Wise Woman Travel

Exploring the world from a female perspective

The theme in my FB newsfeed this morning: We’re sick of snow, we want it to stop; spring’s on Tuesday but it looks like January; that’s enough. I saw a “snow shots” thread where people around the UK were posting winter white photos of their back yards, and I participated with one of mine from Edmonton.

Snowy backyard

So, time for a vacation, right? But what do you do if time and money are at a premium, and you can’t answer the call to get away somewhere warm?

Try viewing your snowy old hometown through a tourist lens.

I was motivated to try this by a group of enthusiastic Uruguayans who landed at the Faculty of Extension, where I work, for a two week language and culture stay back in January. They left 36C behind in Montevideo and got here the day that Edmonton hit -36 with the wind chill. Every time I saw them, they looked frozen, but totally happy. “We’re having a great time!” they said. “We’ll probably never get the chance to experience winter like this again in our lives, so we want to do everything!”

They found more wintery things to do in Edmonton than I knew existed. Or rather, I knew they existed, but I’d stopped seeing them as a visitor would – as something novel, waiting to be embraced. Skating is no longer a big deal to me, toasting marshmallows is pedestrian, and my culinary palate is used to poutine, borscht, and pyrohies. But to the Uruguayans? A total delight.

After they left, my perspective on Edmonton in the winter began to thaw. It turns out Fort Edmonton Park is quite lovely muffled in snow. You can even stay there overnight, in the picturesque Selkirk Hotel, and treat yourself to brunch the next morning.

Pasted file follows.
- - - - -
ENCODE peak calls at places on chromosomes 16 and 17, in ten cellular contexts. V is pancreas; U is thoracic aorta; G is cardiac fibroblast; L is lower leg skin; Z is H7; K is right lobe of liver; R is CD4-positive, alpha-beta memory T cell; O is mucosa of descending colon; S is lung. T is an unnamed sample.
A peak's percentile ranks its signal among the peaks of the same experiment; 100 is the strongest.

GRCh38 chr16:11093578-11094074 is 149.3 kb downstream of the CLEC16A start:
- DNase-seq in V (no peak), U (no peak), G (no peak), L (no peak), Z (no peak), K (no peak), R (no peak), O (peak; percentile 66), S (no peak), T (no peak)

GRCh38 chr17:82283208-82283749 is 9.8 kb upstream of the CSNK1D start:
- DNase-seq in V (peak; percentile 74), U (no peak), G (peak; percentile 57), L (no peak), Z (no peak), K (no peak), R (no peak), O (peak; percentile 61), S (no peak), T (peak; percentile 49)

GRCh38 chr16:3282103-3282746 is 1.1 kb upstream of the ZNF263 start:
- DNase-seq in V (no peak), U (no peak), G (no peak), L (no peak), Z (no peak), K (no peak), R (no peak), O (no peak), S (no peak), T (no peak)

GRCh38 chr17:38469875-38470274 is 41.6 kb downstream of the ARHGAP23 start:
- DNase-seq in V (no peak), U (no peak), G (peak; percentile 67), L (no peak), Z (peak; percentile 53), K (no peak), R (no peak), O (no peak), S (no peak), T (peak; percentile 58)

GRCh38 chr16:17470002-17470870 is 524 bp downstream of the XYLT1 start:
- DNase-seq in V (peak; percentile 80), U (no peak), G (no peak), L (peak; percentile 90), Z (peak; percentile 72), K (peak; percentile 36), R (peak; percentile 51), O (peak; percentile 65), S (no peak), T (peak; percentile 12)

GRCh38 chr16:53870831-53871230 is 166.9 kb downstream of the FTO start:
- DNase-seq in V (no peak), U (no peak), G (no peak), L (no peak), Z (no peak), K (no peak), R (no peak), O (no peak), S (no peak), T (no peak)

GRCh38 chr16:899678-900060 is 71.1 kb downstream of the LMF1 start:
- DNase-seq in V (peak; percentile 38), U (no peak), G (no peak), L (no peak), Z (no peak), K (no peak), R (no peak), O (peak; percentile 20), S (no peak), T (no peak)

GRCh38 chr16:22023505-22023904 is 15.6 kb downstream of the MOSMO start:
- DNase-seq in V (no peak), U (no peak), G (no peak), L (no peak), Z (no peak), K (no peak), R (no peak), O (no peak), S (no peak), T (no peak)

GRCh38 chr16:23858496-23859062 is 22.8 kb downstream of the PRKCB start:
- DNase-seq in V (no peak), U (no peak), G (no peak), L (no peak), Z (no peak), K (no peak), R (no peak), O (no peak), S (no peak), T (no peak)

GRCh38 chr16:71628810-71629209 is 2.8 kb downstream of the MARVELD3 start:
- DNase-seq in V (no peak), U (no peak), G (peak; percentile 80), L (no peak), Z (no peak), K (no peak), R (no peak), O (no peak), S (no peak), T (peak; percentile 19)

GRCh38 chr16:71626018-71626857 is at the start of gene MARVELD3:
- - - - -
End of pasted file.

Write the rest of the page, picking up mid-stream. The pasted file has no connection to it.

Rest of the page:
Just south of Edmonton in Nisku, I discovered Righand Distillery, one of Alberta’s first craft distilleries, and the Cook Shack Restaurant, which serves some of the best BBQ I’ve tasted. With a few friends in tow, we ate, toured, and sampled until it really didn’t matter what the weather was like anymore.

Last weekend, I hoofed downtown to experience Edmonton’s new funicular. All winter, I’d been watching it get built from my bus on the way to work, but now I needed to try it out for myself. Designed to provide quicker, more direct connections between downtown and the river valley, with stunning views from its floor-to-ceiling windows, it whisked me and other curious explorers from the snowy pathways below the Low Level Bridge to the top of 100 Street in record time.

And speaking of fully experiencing daily sights, I finally paused to enjoy the guitar buskers who frequently play at the top of the Central LRT station escalators when I’m on my way home from work. If I’d seen them in the New York City subway, I would have filmed them and raved about their talents on Facebook. So, last week, instead of dashing by to catch my bus, I requested a Mark Knopfler tune, and they were happy to oblige.

So, if winter seems to be stretching out endlessly where you are, why not try being a appreciative traveller in your own town? You may be bypassing sights that will give you the lift you need to see you through to that next vacation. And who knows? You may have such a good time that you’ll decide to stay put at home for a while and see what else is on offer right outside your front door.

2 thoughts on “Travelling around your own snow town

  1. Amy says:

    You have almost convinced me that winter isn’t so bad. Rig Hand Distillery and Cook Shack BBQ definitely helped sway me. : )

    Liked by 1 person

    1. Pamela Young says:

      I mean really- how much longer can it last?

      Like

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